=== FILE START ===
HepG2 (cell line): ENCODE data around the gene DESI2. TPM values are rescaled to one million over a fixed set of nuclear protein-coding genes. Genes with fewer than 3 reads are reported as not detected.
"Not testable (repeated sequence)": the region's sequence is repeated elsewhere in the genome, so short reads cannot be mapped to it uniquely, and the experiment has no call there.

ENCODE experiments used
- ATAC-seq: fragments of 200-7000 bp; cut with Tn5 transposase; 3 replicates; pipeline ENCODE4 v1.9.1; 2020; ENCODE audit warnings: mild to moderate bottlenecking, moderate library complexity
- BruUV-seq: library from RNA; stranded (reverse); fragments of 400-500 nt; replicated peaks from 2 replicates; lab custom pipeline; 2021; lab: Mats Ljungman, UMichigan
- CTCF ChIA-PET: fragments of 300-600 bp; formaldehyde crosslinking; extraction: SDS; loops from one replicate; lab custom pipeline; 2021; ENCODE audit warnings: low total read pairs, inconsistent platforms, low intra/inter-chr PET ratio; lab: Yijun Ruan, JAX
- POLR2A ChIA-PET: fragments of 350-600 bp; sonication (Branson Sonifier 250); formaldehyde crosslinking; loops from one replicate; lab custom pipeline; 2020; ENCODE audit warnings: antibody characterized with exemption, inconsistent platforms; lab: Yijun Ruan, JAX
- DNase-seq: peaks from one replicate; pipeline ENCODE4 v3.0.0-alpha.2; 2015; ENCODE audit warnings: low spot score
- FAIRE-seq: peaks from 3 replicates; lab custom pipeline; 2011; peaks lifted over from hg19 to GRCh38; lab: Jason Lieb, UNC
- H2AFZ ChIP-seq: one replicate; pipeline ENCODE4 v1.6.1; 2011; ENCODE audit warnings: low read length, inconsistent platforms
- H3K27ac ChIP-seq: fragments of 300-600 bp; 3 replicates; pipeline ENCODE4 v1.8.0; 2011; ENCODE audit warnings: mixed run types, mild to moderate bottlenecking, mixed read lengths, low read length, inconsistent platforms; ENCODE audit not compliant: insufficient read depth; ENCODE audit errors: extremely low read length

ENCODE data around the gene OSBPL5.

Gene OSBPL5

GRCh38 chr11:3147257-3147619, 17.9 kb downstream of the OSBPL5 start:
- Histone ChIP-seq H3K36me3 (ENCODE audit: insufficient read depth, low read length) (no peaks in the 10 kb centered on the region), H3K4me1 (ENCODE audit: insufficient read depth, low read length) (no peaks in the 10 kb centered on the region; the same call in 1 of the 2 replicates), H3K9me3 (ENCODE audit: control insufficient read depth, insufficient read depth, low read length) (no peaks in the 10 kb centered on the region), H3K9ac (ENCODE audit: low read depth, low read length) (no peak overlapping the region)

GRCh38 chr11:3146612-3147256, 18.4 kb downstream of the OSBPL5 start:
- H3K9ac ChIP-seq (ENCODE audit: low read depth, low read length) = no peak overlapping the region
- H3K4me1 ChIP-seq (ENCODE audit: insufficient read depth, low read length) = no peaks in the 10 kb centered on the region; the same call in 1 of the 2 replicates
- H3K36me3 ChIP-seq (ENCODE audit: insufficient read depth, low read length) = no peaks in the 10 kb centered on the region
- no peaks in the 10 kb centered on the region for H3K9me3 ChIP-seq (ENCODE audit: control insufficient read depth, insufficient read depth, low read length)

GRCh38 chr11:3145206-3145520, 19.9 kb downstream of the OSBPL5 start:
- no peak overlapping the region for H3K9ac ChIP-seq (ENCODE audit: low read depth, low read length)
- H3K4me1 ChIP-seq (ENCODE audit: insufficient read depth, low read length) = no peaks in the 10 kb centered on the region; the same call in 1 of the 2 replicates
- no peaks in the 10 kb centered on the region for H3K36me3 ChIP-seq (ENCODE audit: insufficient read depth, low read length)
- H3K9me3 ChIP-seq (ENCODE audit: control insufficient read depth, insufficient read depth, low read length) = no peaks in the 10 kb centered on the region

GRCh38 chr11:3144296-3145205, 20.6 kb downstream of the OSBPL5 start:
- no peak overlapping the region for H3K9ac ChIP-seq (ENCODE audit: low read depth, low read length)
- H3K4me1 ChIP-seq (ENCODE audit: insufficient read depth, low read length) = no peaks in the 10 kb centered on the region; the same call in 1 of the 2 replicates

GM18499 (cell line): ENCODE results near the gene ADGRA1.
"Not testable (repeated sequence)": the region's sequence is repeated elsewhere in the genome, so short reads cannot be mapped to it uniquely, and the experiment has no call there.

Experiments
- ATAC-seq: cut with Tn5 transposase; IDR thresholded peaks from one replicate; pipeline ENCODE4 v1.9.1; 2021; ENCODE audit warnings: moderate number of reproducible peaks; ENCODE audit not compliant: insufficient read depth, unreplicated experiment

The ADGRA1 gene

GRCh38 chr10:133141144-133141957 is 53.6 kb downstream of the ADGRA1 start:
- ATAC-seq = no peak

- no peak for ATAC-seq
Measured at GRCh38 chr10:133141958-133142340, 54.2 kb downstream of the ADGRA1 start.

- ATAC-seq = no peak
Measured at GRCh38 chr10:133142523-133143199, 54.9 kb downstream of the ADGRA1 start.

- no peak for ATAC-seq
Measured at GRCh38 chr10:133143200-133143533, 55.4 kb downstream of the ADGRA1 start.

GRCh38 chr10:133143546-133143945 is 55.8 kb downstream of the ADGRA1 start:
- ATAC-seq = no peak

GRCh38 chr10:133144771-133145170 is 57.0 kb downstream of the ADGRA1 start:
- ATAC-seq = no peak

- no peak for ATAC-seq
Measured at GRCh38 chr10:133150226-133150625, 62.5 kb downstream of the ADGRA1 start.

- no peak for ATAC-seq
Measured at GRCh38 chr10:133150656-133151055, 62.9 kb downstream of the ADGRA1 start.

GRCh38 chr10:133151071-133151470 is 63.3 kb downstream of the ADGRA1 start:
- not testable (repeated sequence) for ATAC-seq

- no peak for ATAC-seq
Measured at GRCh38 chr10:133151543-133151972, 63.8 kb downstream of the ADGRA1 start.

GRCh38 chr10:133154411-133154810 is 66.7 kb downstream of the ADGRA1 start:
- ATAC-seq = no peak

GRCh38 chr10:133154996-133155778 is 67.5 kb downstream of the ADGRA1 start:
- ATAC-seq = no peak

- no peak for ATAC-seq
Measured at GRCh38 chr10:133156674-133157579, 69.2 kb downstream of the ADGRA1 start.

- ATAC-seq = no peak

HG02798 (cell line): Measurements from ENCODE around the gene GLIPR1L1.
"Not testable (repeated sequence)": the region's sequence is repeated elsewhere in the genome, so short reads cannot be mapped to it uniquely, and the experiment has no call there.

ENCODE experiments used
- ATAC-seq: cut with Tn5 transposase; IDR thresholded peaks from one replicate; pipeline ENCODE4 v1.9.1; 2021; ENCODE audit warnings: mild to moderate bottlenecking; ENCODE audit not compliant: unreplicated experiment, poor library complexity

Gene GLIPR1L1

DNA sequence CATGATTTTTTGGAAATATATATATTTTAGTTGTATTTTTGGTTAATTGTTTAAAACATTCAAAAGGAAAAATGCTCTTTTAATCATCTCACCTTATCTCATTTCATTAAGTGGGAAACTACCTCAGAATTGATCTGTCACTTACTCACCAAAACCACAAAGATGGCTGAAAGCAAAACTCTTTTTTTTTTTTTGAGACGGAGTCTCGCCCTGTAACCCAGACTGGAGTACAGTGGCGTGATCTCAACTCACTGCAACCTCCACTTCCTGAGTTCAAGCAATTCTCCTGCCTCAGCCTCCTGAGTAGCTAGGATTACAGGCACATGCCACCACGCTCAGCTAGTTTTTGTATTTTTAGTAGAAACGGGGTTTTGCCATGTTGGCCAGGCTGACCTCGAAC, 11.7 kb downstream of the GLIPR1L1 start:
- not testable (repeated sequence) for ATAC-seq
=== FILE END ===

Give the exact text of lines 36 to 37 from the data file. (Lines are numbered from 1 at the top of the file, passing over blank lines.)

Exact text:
- no peak for ATAC-seq
Measured at GRCh38 chr10:133141958-133142340, 54.2 kb downstream of the ADGRA1 start.